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Armenian wines—despite a checkered past—look toward a brilliant future.
In a land resembling a cross between rural Utah, inland California and South Pass, Wyoming, with a capital city (Yerevan) that is safe, attractive and progressive, modern Armenian winemakers are a diverse and hardy lot. Representative backgrounds include that of a Berkeley chef, a Milanese fashion guru, an Argentinian infrastructure billionaire, a Moscow MBA graduate and the family of a Bostonian victim of past Bolshevik repression.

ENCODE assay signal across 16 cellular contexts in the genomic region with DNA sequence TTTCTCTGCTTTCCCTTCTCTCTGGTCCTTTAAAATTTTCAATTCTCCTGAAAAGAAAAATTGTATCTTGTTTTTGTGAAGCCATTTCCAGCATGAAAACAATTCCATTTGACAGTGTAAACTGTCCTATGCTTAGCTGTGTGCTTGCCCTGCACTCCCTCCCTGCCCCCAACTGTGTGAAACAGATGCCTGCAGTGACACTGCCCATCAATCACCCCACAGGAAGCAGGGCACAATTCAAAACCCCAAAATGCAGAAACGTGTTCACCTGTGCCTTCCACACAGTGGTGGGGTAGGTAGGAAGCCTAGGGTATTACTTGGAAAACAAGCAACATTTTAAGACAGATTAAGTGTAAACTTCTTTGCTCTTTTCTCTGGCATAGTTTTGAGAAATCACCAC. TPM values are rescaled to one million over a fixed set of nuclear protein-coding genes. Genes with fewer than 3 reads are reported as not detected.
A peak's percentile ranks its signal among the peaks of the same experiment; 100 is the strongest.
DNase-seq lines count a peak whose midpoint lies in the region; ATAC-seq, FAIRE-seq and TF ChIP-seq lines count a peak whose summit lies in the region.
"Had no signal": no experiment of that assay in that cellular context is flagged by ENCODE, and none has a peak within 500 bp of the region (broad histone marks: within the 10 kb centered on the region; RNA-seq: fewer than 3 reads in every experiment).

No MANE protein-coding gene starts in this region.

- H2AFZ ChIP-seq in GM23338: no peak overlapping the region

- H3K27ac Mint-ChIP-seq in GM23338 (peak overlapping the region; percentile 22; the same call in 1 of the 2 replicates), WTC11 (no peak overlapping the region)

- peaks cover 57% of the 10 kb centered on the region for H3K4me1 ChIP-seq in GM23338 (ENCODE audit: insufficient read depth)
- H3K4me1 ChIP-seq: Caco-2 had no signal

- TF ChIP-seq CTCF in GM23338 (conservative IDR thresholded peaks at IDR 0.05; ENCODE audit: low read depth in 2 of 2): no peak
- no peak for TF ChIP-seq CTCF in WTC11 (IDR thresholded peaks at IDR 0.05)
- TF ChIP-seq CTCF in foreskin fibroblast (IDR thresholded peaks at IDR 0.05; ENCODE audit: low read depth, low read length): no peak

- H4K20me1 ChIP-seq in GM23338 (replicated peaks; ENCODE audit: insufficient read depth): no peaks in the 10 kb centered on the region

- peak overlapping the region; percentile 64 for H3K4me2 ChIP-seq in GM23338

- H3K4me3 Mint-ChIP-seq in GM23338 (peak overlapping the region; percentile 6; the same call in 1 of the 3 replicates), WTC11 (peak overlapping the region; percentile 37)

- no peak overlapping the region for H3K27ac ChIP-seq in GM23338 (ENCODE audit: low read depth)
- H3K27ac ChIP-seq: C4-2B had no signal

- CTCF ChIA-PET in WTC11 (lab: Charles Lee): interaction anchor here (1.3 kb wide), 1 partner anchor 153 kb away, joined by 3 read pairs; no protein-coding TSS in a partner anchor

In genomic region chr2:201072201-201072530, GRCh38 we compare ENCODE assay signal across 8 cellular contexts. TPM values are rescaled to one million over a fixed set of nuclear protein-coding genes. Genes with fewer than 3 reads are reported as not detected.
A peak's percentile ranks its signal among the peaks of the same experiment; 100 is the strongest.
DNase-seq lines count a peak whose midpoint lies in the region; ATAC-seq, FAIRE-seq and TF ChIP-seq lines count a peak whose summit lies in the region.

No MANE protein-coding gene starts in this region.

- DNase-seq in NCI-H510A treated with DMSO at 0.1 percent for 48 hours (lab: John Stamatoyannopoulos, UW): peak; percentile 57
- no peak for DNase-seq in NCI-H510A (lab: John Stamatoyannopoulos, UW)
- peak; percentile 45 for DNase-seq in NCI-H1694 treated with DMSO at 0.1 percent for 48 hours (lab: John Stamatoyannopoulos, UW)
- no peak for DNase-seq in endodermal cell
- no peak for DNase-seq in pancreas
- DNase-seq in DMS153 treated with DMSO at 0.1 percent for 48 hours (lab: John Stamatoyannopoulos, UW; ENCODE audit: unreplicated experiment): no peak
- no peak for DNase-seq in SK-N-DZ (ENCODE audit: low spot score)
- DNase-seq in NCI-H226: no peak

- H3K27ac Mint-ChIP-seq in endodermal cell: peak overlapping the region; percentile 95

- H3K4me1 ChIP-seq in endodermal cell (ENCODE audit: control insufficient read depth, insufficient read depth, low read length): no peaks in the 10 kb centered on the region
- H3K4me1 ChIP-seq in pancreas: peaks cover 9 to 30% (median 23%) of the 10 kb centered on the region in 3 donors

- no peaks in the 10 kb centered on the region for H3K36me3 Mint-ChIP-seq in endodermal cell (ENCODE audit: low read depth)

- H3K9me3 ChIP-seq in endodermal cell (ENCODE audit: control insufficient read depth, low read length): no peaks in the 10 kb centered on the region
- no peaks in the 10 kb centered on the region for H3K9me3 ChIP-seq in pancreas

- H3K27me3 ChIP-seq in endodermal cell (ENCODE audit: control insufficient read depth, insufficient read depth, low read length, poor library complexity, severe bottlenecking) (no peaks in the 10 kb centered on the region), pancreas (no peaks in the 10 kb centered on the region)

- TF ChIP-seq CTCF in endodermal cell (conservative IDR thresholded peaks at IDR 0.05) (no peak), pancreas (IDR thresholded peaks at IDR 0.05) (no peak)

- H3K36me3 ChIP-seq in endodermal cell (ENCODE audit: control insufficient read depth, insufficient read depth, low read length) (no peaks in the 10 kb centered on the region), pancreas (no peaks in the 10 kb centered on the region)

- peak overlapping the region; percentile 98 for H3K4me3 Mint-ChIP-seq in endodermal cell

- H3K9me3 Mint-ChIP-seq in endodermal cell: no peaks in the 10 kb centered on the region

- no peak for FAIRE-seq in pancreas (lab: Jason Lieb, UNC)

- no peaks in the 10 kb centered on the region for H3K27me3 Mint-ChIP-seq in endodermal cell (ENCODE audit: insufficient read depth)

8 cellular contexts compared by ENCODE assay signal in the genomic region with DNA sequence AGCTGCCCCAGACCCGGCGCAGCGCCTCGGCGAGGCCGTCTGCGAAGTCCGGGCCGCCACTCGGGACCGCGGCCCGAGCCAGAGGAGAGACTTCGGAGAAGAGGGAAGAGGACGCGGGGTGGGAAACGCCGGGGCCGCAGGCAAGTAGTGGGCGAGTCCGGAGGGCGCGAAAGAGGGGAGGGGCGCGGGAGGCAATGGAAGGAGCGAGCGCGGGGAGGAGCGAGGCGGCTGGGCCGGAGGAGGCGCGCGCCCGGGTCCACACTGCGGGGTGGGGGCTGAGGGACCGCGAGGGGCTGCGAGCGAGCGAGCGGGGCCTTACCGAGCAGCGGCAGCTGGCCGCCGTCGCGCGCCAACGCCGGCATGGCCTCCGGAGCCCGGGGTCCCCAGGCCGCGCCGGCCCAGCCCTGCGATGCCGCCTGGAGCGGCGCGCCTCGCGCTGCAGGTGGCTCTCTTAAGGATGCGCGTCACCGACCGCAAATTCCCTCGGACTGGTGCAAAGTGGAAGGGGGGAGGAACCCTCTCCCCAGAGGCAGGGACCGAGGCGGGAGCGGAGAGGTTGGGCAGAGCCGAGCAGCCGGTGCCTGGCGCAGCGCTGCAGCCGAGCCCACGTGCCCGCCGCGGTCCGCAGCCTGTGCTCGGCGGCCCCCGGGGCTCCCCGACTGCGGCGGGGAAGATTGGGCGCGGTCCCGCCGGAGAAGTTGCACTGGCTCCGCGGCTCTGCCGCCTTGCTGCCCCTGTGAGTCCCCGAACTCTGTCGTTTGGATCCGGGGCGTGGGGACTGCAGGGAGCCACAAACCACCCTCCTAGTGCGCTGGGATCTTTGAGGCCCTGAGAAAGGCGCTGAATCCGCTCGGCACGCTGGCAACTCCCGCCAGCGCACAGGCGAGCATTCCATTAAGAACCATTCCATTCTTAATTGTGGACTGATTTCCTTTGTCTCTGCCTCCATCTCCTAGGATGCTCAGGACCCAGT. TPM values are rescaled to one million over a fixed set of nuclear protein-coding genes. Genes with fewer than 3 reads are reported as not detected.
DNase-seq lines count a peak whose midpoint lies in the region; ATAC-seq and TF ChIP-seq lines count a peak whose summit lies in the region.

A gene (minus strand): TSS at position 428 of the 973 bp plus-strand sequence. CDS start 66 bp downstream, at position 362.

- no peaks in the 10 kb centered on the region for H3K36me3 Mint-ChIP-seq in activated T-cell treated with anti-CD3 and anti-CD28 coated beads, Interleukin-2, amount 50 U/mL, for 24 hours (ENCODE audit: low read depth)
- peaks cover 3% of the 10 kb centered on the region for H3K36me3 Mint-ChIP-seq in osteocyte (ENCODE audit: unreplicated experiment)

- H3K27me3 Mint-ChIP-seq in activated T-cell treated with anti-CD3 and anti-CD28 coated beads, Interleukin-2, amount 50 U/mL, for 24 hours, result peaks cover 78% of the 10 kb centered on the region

This land—smaller than the country of Belgium or the size of the U.S. states of Delaware and Vermont combined—has in the past five years seen a grueling four-day war as well as a separate Velvet Revolution that toppled the government. This period also included a drinking revolution where wine bars in the capital of Yerevan blossomed tenfold, and 25 new wineries were founded in just 2018.